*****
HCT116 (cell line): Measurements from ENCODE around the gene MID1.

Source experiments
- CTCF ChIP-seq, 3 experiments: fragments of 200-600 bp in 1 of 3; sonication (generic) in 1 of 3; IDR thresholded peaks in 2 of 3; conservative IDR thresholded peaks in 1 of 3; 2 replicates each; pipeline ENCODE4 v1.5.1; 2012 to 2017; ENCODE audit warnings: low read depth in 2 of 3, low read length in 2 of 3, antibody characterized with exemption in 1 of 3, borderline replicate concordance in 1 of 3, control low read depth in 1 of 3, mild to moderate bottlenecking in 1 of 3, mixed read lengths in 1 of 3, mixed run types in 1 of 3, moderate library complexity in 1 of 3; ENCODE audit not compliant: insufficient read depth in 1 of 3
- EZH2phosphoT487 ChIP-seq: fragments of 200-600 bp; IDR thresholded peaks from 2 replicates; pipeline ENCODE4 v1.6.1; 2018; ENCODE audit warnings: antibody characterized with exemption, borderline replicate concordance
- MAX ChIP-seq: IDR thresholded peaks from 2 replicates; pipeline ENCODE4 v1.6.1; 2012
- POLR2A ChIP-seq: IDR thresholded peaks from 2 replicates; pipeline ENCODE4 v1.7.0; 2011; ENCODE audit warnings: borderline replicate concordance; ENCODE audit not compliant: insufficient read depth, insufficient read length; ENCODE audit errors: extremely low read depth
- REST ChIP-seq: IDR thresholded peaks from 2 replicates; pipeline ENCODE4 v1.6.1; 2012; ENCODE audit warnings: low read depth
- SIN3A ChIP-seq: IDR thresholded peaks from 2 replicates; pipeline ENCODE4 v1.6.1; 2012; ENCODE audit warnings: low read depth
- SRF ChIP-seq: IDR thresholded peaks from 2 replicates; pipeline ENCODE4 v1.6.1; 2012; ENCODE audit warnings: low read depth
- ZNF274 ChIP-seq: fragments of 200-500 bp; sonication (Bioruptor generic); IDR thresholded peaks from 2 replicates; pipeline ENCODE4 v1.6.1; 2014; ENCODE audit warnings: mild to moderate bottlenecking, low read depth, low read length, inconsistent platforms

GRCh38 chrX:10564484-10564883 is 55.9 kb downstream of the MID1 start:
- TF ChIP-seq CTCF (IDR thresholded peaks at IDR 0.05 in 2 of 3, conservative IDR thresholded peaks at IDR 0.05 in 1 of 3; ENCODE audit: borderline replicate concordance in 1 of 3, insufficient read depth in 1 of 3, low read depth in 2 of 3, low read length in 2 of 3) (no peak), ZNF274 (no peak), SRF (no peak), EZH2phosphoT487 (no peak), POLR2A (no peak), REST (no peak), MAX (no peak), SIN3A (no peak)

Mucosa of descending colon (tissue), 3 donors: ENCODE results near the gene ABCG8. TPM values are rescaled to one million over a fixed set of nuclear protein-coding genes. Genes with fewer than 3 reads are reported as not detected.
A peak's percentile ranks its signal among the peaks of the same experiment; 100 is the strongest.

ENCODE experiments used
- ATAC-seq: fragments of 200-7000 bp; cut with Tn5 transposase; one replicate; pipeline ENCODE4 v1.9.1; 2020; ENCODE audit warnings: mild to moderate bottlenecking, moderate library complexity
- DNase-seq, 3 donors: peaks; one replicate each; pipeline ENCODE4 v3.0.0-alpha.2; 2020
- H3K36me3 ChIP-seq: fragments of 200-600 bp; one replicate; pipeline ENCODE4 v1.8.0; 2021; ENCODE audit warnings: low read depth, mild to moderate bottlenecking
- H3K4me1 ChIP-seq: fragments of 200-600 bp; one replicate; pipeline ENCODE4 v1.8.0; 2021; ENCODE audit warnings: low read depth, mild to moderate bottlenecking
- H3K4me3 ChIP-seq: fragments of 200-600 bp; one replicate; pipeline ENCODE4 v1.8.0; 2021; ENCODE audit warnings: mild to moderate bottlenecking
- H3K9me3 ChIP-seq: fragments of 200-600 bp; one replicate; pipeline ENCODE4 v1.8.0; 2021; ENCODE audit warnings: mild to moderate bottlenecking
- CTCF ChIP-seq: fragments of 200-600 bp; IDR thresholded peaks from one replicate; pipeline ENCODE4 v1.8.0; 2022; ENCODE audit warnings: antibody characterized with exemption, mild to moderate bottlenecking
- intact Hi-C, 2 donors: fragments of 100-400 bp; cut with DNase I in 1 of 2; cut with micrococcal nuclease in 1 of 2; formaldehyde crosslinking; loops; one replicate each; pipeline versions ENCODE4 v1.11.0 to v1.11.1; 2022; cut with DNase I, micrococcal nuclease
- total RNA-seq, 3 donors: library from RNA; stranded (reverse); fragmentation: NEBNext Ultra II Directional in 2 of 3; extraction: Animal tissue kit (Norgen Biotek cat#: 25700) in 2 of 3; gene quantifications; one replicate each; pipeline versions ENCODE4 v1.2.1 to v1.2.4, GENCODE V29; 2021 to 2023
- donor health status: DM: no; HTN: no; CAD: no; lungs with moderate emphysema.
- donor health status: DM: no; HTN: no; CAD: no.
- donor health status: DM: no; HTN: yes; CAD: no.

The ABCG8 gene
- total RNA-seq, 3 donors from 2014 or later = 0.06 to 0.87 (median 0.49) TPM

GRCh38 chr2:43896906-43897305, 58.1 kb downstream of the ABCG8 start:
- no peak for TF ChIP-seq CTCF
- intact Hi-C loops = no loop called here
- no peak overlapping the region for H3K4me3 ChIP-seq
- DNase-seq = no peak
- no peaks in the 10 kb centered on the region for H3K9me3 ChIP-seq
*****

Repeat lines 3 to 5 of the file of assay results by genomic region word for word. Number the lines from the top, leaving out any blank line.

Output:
- CTCF ChIP-seq, 3 experiments: fragments of 200-600 bp in 1 of 3; sonication (generic) in 1 of 3; IDR thresholded peaks in 2 of 3; conservative IDR thresholded peaks in 1 of 3; 2 replicates each; pipeline ENCODE4 v1.5.1; 2012 to 2017; ENCODE audit warnings: low read depth in 2 of 3, low read length in 2 of 3, antibody characterized with exemption in 1 of 3, borderline replicate concordance in 1 of 3, control low read depth in 1 of 3, mild to moderate bottlenecking in 1 of 3, mixed read lengths in 1 of 3, mixed run types in 1 of 3, moderate library complexity in 1 of 3; ENCODE audit not compliant: insufficient read depth in 1 of 3
- EZH2phosphoT487 ChIP-seq: fragments of 200-600 bp; IDR thresholded peaks from 2 replicates; pipeline ENCODE4 v1.6.1; 2018; ENCODE audit warnings: antibody characterized with exemption, borderline replicate concordance
- MAX ChIP-seq: IDR thresholded peaks from 2 replicates; pipeline ENCODE4 v1.6.1; 2012